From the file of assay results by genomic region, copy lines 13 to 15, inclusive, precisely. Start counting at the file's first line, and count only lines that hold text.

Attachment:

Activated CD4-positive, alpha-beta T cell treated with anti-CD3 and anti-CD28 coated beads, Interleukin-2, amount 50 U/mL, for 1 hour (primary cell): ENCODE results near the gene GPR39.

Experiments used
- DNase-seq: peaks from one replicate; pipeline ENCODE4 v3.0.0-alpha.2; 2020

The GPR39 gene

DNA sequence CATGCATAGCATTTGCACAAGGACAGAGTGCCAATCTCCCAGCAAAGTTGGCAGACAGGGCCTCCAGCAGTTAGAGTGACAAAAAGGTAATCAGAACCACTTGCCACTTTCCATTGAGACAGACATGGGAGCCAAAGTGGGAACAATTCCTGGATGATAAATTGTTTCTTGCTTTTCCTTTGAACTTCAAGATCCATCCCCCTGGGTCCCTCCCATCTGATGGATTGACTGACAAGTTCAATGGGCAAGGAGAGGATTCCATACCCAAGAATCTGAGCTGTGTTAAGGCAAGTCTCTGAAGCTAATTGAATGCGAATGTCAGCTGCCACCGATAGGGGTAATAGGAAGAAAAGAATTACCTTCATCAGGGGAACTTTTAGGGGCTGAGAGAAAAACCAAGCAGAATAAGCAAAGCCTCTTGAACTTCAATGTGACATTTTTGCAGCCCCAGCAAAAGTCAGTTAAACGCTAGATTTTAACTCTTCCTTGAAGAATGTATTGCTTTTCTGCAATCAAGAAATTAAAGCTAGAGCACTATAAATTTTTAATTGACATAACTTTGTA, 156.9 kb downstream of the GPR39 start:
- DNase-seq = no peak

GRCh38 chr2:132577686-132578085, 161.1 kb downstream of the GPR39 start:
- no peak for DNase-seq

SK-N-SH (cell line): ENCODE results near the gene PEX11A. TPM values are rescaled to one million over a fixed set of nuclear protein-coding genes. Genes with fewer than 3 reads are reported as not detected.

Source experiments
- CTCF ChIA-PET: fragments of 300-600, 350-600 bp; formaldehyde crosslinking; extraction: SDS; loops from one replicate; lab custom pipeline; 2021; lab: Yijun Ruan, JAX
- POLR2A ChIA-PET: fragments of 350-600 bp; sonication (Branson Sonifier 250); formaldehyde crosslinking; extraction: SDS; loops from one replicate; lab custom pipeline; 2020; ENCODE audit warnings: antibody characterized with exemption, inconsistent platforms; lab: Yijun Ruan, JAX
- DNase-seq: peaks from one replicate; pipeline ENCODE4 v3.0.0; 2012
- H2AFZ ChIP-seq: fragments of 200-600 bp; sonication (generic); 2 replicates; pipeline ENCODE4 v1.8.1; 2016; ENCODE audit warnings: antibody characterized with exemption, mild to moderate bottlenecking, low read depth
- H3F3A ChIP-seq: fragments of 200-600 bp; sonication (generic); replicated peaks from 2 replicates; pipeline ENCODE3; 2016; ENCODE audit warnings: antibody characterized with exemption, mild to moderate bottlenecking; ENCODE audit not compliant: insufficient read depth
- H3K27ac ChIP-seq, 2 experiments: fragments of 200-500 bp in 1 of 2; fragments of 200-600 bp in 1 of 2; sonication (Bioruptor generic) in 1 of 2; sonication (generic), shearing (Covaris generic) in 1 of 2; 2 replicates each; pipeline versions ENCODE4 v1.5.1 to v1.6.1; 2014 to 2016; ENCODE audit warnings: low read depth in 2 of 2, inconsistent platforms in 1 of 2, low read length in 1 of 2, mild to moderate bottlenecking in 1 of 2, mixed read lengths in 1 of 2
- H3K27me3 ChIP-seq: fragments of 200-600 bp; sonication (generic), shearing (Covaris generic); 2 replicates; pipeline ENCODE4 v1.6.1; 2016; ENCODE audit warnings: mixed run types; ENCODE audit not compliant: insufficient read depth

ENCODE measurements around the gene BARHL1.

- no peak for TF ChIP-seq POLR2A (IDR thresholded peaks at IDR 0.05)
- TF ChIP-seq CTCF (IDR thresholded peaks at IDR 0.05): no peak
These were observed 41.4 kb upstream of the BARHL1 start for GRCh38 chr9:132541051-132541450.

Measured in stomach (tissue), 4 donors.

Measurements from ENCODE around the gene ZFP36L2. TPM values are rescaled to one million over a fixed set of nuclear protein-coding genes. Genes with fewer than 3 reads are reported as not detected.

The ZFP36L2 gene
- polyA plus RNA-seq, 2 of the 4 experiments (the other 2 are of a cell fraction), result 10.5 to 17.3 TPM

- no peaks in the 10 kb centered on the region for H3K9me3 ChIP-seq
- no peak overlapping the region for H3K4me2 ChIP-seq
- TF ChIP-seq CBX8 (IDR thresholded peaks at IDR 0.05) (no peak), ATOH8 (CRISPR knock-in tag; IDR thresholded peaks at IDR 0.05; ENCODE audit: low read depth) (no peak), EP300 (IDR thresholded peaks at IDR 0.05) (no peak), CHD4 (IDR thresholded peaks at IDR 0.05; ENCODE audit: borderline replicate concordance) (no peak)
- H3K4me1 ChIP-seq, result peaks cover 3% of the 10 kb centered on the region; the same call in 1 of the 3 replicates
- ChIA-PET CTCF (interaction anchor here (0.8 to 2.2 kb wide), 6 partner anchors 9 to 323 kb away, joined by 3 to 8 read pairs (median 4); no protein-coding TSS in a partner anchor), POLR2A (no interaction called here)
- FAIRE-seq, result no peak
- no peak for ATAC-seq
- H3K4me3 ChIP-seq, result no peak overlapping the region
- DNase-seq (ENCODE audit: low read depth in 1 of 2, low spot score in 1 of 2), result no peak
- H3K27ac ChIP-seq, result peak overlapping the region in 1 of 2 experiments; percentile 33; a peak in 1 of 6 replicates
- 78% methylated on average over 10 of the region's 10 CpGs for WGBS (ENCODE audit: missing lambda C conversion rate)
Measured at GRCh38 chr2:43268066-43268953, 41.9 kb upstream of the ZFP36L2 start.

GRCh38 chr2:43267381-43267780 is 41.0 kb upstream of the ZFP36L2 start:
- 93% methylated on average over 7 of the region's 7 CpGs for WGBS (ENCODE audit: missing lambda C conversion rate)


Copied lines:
- DNase-seq: peaks from one replicate; pipeline ENCODE4 v3.0.0; 2012
- H2AFZ ChIP-seq: fragments of 200-600 bp; sonication (generic); 2 replicates; pipeline ENCODE4 v1.8.1; 2016; ENCODE audit warnings: antibody characterized with exemption, mild to moderate bottlenecking, low read depth
- H3F3A ChIP-seq: fragments of 200-600 bp; sonication (generic); replicated peaks from 2 replicates; pipeline ENCODE3; 2016; ENCODE audit warnings: antibody characterized with exemption, mild to moderate bottlenecking; ENCODE audit not compliant: insufficient read depth